Today’s front pages – Tuesday, Jan 29

The Copenhagen Post’s daily digest of what the Danish dailies are reporting on their front pages

More women head to Sweden for boob jobs

More and more Danish women are heading to Sweden for plastic surgery on their breasts, metroXpress newspaper reports this morning. The number of Danish women getting breast enhancements at the Citadel Clinic in Malmö has shot up from just 50 in 2008 to 401 in 2012. One doctor argued that women go to Sweden because it is easier to get the procedure done there and because Sweden doesn’t have legislation regarding breast augmentation, as is the case in Denmark. – metroXpress

Chinese Arctic ambitions worry opposition

Claus Hjort Frederiksen, Venstre, contends that China’s ultimate goal in Greenland is not just to mine for rare minerals, but to gain a strategic foothold in the Arctic region. Frederiksen is worried that the Chinese will use Greenland as a foothold to gain access to the Arctic and its many hidden minerals. China has applied to have observer status in the Arctic Council, but several countries, including Canada, are dragging their feet over giving their approval – Berlingske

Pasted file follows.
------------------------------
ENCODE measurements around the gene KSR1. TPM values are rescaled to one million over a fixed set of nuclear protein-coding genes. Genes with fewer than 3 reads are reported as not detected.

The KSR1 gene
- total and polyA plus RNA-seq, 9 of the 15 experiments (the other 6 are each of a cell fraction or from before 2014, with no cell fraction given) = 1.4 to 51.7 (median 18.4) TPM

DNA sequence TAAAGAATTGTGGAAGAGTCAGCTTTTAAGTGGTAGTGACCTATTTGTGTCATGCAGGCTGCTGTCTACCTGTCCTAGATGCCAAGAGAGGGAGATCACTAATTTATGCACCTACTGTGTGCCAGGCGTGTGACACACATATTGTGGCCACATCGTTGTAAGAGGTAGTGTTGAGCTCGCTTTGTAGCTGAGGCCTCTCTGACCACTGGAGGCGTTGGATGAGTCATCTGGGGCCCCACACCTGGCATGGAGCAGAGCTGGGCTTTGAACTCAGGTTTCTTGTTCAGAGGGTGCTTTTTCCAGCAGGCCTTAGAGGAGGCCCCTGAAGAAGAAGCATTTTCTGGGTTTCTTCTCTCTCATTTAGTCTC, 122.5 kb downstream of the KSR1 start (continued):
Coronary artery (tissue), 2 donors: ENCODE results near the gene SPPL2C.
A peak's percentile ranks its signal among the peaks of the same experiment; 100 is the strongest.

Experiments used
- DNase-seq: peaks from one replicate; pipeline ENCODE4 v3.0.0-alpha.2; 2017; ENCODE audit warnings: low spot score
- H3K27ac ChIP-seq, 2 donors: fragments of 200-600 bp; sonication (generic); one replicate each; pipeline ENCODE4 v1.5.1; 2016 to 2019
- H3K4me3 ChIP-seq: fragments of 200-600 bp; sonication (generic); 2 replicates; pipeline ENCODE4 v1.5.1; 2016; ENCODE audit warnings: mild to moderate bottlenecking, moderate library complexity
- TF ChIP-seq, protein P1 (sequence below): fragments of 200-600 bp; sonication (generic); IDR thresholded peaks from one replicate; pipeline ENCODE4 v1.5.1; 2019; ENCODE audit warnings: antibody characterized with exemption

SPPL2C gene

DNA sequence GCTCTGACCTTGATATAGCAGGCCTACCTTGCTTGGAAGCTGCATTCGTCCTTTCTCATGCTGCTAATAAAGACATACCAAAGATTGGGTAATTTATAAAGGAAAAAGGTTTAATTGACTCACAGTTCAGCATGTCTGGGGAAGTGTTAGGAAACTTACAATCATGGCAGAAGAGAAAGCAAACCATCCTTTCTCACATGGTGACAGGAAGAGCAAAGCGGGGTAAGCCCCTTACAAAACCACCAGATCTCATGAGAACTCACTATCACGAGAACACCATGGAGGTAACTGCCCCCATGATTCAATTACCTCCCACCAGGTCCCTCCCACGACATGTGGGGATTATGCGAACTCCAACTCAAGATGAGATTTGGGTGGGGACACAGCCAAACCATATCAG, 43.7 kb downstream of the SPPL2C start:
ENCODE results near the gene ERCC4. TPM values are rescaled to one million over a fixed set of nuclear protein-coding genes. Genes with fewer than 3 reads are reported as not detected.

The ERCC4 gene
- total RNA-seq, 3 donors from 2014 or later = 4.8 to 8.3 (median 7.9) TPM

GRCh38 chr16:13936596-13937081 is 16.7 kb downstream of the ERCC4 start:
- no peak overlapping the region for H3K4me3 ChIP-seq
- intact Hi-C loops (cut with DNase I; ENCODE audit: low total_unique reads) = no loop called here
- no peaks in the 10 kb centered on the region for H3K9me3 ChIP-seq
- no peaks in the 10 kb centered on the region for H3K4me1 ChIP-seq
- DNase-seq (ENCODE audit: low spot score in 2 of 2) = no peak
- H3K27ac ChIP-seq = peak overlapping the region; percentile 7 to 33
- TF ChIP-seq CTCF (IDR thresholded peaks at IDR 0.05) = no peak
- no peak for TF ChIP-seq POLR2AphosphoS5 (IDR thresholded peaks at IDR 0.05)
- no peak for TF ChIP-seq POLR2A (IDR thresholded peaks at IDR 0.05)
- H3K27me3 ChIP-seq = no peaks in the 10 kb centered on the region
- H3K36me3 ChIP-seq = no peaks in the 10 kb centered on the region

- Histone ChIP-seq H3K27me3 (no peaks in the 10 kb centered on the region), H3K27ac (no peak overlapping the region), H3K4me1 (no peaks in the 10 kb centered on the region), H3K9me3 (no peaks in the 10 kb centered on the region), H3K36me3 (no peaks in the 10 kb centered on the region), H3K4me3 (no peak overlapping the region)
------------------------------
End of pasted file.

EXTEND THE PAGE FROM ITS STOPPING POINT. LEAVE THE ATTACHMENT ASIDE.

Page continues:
Divorce not just for ethnic Danes

The divorce rate for Turkish families in Denmark is four times higher than just 20 years ago and is now comparable to the divorce rate of ethnic Danes, a new analysis shows. The report, generated by the welfare research centre SFI- Det Nationale Forskningscenter for Velfærd, indicated that of 11,680 Turkish couples who were married between 1981 and 2007, over twenty percent ended up getting divorced, which is closing the gap to the divorce rate of ethnic Danes. Some 60,000 Turks live in Denmark, making them the biggest minority. – Kristeligt Dagblad

Experiment to revolutionise schools

Six schools are currently part of an experiment in which the standard secondary education curriculum has been scrapped and rethought from the ground up. Under the experiment, teachers are only allowed to speak for seven minutes at a time, students don’t have books and they aren't given homework. The experiment, named ’Gymnasiet tænkt forfra’ (’Rethinking School from scratch’) is initiated by the capital region in an attempt to counter an outdated school form. The interdisciplinary, problem-orientated teaching approach is being viewed as an alternative to replace the current upper education model, which has been largely unchanged since 1903. – Politiken